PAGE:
To an outsider, the fact that a student of architecture focuses on programming seems rather unusual. But that’s exactly what Thomas Wortmann did. After studying architecture in Kassel, he completed his master’s degree in Design and Computation at the Massachusetts Institute of Technology (MIT) and specialized in architectural computing. Already in the late 1960s, scientists at MIT were thinking about how computers could help design buildings; the first CAD software goes back even further.
Today, architectural computing is not only concerned with the design of buildings, but also analyzes buildings and simulates their energy use, for example. “Digitalization will irreversibly change architecture,” Thomas Wortmann believes. “To shape this change, students need to master computer science methods.”
Wortmann’s research takes the interplay between architecture and computer science to a higher level. “Architects use many methods from computer science to try things out. But I’m asking how and if these methods really work. The answers are then fed back into computer science, for which our questions are often too pragmatic.”
A new research field is initiated
In his dissertation at the Singapore University of Technology and Design (SUTD), which was established in 2009 in cooperation with MIT, Wortmann showed what such a bridge between disciplines can look like in practice. In his work, he simulated and optimized the energy use of buildings in order to find the most energy-efficient solutions. Until then, it was assumed that evolutionary algorithms are best suited for such optimizations. “I found out that exactly the opposite is true,” Wortmann says with a trace of pride. In fact, model-based algorithms using machine learning were found to be more suitable for optimizing energy demand and, similarly, for optimizing daylighting. “There have hardly been any tests like this before, and I helped initiate this field of research.”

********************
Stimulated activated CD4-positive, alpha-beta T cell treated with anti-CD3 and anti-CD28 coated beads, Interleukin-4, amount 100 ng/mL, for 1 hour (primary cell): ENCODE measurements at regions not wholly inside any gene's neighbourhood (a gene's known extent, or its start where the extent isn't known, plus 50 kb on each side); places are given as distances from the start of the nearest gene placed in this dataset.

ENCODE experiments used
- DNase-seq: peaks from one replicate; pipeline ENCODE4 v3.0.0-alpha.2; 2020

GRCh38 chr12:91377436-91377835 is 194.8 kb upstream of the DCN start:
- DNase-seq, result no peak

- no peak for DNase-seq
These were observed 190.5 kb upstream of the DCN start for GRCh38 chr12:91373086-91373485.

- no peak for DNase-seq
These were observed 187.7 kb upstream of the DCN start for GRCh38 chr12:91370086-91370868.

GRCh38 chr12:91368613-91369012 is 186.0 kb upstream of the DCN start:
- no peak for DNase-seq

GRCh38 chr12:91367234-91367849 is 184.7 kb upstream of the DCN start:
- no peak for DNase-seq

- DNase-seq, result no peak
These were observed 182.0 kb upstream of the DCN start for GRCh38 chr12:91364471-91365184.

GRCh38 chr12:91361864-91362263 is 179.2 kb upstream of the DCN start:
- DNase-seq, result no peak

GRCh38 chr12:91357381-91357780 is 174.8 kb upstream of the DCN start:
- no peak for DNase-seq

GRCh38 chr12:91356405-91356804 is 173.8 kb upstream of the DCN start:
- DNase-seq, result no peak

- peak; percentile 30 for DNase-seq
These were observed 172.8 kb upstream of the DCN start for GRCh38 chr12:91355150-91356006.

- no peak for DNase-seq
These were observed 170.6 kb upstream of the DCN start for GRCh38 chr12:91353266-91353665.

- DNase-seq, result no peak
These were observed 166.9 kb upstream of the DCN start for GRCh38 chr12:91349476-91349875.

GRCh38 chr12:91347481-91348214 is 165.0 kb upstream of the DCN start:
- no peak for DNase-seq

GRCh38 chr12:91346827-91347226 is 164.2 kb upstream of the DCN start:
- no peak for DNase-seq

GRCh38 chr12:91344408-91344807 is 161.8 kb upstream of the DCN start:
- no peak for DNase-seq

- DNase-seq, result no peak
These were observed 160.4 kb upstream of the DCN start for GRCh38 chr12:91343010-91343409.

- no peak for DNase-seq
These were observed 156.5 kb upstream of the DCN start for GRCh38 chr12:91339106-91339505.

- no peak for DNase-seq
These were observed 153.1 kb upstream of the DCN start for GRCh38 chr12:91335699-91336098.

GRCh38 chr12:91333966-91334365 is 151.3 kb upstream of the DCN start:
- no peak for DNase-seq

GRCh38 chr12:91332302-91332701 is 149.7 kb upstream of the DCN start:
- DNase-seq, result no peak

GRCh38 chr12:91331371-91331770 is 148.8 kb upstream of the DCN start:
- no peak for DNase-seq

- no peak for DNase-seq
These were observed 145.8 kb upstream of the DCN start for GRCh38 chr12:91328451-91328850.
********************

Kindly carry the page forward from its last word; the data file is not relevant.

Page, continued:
There are many areas of application for this in architecture. For example, if you want to find out what shape a high-rise building should ideally have in order to minimize wind load, Computational Fluid Dynamics (CFD) has so far been the method of choice. In CFD, problems in fluid dynamics are solved approximately using numerical methods. The problem with this is that a single computation can take several hours. However, solving optimization problems requires thousands of simulations. “This is not feasible,” says Wortmann.
Model-based algorithms allow to look at very many high-rise alternatives and select the one with the optimal wind loadJun.Prof. Thomas Wortmann
This is where machine learning comes in. Here, a neural network is trained in such a way that it can predict the wind loads of different construction types. If a neural network is integrated into the algorithm, a model of the abstract space is created in which a solution is being sought. “Such model-based algorithms aren’t very accurate, but they are fast,” Wortmann explains. “They allow you to look at a large number of high-rise building alternatives and select the one with the optimum wind load.”
The next goal: multi-criteria solution spaces